But the real case for economic migration is a global one. A prominent paper estimates the net effect of full labour mobility on global GDP as a 122% increase. Such results are not unusual. In a 2011 review of the literature, the economist Michael Clemens found that open borders of this sort would increase global GDP by 67%-147%. So allowing people to move produces larger efficiency increases than free trade or other significant global policy initiatives. And the economic logic is simple: increased labour mobility means that human capital is allocated more efficiently at the global level.
Closed minds, closed borders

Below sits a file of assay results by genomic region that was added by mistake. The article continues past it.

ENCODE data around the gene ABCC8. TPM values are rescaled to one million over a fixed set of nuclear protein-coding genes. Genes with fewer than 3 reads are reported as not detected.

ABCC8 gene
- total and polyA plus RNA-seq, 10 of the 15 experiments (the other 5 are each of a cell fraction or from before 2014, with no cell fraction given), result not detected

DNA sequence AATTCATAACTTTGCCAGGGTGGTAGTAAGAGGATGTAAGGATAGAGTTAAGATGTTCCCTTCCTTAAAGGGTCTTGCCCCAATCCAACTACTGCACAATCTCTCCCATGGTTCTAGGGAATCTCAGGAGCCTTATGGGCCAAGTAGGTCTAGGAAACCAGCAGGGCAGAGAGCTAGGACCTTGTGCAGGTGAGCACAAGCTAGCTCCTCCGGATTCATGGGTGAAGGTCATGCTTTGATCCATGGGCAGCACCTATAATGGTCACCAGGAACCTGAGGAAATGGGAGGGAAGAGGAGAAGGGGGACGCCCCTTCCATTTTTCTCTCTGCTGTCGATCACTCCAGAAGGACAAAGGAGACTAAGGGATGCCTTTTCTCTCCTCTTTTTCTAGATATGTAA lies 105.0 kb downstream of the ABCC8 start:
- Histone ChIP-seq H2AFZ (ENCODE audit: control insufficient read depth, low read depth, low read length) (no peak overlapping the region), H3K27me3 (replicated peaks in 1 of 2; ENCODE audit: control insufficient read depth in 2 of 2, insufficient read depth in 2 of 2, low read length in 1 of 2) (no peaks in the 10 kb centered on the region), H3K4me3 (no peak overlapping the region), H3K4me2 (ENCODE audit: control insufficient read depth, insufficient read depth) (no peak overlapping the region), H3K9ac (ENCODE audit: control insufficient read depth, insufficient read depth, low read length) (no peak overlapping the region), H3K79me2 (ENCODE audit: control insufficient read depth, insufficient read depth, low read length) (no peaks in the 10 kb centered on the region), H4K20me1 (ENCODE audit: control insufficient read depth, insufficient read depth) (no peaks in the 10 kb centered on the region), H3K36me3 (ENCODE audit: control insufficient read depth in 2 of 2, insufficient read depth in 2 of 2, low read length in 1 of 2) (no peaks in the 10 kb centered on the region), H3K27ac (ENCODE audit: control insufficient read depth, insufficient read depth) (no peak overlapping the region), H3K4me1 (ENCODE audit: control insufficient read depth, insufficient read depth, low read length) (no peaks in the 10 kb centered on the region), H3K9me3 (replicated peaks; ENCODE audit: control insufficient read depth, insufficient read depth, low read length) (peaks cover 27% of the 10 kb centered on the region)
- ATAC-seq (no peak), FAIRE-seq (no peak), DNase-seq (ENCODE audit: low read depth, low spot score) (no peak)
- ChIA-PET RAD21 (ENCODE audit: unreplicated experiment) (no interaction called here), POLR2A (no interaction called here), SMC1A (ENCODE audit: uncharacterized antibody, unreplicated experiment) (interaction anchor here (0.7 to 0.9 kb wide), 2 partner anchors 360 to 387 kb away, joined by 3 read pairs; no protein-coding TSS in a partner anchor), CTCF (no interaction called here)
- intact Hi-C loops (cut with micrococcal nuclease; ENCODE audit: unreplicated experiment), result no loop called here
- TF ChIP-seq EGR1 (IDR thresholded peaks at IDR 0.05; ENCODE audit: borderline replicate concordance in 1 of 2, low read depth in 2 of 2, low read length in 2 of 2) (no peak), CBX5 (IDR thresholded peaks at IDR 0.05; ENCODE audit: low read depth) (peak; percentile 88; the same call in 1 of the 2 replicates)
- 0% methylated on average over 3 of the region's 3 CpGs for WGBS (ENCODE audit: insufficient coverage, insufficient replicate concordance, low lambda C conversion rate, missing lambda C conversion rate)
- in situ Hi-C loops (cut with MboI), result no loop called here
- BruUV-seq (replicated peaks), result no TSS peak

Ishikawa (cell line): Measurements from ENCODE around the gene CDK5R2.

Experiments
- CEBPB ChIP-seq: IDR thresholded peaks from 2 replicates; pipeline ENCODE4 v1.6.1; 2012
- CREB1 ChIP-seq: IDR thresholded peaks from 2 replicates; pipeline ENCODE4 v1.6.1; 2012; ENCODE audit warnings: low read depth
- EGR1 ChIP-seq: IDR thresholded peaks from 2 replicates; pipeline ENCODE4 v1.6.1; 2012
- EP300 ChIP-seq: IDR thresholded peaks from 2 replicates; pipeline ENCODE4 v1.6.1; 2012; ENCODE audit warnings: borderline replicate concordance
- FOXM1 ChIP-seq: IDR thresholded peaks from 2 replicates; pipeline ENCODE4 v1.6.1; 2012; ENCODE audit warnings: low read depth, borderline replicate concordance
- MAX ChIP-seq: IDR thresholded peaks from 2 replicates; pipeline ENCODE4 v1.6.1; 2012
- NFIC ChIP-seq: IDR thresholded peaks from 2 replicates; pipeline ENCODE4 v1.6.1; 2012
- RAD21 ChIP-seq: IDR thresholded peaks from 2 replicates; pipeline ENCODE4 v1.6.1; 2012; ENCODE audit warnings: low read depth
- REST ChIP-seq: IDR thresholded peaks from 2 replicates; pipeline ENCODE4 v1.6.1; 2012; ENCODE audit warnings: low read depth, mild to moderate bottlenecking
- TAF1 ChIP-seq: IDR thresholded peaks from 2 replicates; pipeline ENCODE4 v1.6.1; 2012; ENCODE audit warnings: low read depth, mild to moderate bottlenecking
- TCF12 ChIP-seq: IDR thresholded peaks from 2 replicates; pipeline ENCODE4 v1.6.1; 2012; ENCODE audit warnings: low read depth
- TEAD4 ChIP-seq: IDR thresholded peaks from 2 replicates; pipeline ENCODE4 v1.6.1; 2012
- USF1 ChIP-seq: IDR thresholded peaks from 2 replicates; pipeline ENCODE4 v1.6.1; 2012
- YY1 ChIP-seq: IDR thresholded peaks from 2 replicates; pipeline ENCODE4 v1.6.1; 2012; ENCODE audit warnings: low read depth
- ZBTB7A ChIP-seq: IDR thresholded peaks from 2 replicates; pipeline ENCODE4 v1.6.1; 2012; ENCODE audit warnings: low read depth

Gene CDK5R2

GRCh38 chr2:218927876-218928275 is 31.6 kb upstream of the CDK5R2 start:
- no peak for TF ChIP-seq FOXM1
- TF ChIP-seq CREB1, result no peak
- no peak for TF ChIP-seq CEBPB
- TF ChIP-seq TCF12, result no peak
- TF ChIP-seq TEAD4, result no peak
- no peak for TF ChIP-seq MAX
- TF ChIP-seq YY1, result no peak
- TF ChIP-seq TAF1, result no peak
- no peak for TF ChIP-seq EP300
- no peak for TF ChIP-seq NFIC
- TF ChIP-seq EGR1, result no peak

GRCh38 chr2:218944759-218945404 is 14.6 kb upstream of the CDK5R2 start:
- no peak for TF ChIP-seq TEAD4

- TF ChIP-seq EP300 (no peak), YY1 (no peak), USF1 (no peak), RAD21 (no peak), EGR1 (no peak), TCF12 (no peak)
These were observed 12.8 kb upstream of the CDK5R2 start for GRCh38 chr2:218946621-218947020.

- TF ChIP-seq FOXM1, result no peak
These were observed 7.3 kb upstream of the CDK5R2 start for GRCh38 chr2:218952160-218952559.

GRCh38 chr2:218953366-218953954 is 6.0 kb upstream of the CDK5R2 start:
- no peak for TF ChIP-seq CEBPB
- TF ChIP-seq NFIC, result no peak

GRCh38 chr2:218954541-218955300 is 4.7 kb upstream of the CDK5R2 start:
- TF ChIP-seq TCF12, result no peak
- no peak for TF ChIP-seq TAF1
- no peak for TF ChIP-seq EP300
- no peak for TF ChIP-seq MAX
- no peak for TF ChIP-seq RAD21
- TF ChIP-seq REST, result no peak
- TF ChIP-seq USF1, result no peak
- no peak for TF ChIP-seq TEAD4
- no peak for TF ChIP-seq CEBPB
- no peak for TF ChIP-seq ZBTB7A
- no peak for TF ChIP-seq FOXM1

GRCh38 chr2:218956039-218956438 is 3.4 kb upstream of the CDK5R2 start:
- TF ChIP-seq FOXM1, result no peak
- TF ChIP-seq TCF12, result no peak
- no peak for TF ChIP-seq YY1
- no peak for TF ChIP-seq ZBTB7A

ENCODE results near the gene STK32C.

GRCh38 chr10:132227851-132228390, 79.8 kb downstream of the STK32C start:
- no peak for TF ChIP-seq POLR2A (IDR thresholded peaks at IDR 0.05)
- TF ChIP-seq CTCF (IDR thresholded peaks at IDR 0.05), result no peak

Despite these benefits and an economic movement dedicated to realising them, economic migration remains unpopular. For many critics, economic migration will depress real wages in immigrant countries, create inevitable social and ethnic divisions, and stretch public finances to breaking point. Yet economic evidence has consistently contradicted such arguments, showing that any negative effects tend to be short-term. However, such paranoid sentiments remain powerful and are responsible for the existence of many other developed world controls e.g. capital controls, trade embargoes, visa restrictions etc. The globalisation steam engine has yet to overturn these, despite the best efforts of international organisations such as the World Trade Organisation, World Bank and United Nations. Thus, the concept of open borders looks ahead of its time; controls on money and goods are likely to be lifted first.